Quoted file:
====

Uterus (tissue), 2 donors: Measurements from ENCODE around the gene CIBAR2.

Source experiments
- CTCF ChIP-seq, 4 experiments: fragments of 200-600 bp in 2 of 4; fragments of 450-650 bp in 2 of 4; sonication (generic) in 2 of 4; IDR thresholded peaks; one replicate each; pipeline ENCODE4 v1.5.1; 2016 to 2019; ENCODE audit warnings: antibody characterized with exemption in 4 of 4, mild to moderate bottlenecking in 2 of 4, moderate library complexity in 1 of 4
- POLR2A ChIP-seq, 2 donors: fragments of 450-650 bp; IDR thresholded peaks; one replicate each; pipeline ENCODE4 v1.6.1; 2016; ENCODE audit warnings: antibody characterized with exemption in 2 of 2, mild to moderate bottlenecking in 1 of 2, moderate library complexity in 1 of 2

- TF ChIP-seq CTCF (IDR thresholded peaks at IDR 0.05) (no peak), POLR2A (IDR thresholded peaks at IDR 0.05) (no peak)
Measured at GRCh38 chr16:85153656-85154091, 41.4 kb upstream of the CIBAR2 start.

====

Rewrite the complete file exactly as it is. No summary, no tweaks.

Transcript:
Uterus (tissue), 2 donors: Measurements from ENCODE around the gene CIBAR2.

Source experiments
- CTCF ChIP-seq, 4 experiments: fragments of 200-600 bp in 2 of 4; fragments of 450-650 bp in 2 of 4; sonication (generic) in 2 of 4; IDR thresholded peaks; one replicate each; pipeline ENCODE4 v1.5.1; 2016 to 2019; ENCODE audit warnings: antibody characterized with exemption in 4 of 4, mild to moderate bottlenecking in 2 of 4, moderate library complexity in 1 of 4
- POLR2A ChIP-seq, 2 donors: fragments of 450-650 bp; IDR thresholded peaks; one replicate each; pipeline ENCODE4 v1.6.1; 2016; ENCODE audit warnings: antibody characterized with exemption in 2 of 2, mild to moderate bottlenecking in 1 of 2, moderate library complexity in 1 of 2

- TF ChIP-seq CTCF (IDR thresholded peaks at IDR 0.05) (no peak), POLR2A (IDR thresholded peaks at IDR 0.05) (no peak)
Measured at GRCh38 chr16:85153656-85154091, 41.4 kb upstream of the CIBAR2 start.